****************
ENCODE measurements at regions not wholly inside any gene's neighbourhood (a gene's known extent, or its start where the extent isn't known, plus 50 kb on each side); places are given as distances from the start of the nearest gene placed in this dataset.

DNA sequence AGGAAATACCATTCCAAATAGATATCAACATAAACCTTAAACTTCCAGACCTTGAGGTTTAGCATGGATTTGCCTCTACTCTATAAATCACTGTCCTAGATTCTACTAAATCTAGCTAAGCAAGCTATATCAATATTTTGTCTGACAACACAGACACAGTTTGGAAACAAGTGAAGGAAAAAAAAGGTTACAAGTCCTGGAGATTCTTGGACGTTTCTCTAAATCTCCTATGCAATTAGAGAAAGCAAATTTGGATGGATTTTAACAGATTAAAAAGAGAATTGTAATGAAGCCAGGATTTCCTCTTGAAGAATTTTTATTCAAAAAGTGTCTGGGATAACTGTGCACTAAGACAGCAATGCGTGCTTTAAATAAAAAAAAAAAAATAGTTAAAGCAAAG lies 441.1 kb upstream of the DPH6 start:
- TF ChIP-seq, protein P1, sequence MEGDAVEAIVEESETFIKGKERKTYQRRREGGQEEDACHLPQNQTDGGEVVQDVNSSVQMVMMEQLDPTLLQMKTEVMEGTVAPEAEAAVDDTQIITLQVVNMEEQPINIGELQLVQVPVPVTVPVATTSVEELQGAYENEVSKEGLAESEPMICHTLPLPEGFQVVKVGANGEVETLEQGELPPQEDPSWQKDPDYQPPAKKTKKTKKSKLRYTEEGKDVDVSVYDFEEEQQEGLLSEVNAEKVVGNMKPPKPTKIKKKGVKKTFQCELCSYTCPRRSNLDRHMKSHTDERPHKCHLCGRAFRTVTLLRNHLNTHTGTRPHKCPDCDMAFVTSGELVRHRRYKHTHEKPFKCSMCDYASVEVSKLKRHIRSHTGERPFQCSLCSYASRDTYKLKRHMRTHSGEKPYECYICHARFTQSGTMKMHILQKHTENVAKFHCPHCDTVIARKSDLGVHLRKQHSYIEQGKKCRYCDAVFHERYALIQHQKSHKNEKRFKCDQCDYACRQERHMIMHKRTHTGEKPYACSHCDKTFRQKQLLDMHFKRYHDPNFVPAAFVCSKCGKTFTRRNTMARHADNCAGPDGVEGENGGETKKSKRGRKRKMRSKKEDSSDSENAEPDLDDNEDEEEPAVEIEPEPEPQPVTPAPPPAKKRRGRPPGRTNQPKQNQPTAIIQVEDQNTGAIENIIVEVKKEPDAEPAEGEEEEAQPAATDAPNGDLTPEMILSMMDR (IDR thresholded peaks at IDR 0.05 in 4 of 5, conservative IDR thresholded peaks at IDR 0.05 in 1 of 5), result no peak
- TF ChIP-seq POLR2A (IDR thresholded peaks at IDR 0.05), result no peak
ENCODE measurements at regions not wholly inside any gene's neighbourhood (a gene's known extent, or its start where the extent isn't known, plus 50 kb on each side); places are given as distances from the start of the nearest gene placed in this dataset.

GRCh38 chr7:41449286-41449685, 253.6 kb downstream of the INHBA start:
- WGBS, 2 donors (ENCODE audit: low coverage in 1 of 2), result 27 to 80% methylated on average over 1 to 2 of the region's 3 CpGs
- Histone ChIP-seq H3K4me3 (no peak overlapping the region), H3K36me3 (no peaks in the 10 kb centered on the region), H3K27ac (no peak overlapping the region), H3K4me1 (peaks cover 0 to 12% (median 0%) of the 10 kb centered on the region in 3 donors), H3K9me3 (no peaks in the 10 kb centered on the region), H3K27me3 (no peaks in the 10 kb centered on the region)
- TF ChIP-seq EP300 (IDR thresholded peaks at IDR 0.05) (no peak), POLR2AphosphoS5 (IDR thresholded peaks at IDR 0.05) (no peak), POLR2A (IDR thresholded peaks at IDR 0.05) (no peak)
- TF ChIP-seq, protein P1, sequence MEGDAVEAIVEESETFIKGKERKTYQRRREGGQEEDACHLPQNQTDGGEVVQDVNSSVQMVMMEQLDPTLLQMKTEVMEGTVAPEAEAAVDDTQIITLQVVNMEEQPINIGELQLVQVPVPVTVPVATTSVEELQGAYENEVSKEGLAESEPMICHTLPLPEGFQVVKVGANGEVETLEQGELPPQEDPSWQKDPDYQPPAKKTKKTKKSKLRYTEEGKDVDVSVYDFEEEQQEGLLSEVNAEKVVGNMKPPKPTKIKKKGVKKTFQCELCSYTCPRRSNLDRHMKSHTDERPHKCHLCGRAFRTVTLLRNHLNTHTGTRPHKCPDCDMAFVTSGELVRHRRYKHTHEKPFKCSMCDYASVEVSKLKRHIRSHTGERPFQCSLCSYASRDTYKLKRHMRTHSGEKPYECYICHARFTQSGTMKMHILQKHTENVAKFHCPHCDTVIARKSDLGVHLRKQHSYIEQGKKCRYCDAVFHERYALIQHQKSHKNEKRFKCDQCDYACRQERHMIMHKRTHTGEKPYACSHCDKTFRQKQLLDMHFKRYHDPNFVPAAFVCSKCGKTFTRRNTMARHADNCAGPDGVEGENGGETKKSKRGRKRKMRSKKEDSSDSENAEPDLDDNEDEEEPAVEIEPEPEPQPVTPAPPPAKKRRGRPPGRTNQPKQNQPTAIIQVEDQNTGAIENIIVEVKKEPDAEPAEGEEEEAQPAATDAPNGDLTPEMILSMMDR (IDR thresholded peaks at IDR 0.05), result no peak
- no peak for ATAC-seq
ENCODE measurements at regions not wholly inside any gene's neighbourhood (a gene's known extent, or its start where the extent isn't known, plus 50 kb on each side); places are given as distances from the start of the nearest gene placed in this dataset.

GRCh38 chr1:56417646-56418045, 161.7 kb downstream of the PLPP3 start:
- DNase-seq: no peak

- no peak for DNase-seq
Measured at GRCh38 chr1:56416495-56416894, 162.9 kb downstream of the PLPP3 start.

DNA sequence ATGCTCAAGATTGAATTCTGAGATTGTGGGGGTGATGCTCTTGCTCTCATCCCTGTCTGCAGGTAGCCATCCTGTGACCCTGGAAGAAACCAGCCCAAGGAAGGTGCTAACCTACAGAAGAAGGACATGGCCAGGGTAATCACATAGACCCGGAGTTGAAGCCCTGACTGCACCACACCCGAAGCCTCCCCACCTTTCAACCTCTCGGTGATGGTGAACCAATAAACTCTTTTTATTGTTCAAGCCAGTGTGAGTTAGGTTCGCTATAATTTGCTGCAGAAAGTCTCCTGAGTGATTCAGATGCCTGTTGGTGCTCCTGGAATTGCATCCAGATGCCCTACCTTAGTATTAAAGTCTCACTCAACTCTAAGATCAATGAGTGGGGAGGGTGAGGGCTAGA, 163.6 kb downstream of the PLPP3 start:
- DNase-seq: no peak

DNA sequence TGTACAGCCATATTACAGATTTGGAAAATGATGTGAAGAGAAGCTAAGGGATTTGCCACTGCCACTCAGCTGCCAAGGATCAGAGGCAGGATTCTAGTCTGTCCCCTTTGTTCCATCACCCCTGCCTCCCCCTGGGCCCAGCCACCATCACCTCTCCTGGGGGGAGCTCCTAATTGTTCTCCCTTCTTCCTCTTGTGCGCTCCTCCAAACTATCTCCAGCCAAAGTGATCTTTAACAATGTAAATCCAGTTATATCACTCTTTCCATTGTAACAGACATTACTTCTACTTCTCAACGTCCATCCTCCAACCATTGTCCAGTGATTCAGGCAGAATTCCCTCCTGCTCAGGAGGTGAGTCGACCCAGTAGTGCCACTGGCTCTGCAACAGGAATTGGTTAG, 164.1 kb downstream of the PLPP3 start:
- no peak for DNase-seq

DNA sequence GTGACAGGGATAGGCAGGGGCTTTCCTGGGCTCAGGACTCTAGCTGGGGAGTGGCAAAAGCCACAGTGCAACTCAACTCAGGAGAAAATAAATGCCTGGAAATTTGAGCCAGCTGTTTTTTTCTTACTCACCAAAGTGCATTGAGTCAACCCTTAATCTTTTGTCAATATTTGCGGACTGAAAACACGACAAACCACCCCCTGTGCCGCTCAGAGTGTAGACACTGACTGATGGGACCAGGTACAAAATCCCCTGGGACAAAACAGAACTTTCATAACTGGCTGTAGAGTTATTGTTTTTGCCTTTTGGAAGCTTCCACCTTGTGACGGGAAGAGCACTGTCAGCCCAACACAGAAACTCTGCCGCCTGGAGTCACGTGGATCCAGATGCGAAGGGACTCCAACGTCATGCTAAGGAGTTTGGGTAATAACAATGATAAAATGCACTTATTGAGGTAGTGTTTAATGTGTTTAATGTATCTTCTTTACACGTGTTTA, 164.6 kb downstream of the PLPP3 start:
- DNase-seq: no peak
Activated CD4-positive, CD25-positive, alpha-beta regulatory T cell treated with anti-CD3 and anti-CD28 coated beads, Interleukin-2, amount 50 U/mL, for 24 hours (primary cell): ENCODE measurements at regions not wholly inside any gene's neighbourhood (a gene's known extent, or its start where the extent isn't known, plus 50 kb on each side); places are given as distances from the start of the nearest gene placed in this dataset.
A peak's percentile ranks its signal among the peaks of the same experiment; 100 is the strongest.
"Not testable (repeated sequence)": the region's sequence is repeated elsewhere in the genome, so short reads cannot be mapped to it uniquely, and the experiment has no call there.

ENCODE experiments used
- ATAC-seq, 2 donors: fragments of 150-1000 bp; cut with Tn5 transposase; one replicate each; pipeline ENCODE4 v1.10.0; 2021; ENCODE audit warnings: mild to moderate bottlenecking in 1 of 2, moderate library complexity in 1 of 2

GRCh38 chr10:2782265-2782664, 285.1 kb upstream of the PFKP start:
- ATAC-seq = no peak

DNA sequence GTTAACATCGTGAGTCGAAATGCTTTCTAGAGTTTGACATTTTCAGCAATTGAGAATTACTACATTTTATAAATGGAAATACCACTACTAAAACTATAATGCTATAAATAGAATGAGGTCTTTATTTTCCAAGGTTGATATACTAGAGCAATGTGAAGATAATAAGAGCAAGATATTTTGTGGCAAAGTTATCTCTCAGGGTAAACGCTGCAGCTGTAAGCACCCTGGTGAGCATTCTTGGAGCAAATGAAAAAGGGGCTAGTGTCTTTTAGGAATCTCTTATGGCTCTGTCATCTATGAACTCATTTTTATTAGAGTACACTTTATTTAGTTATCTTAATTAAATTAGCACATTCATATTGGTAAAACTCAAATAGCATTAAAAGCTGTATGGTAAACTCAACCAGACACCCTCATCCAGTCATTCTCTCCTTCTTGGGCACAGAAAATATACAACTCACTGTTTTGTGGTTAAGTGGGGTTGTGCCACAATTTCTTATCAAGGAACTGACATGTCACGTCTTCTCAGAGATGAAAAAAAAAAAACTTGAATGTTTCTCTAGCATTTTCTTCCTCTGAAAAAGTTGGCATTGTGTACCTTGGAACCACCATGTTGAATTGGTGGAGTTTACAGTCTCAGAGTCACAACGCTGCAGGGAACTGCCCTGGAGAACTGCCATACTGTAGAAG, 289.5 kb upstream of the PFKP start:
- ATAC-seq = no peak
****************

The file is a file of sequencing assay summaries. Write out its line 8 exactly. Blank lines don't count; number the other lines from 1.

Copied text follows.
- Histone ChIP-seq H3K4me3 (no peak overlapping the region), H3K36me3 (no peaks in the 10 kb centered on the region), H3K27ac (no peak overlapping the region), H3K4me1 (peaks cover 0 to 12% (median 0%) of the 10 kb centered on the region in 3 donors), H3K9me3 (no peaks in the 10 kb centered on the region), H3K27me3 (no peaks in the 10 kb centered on the region)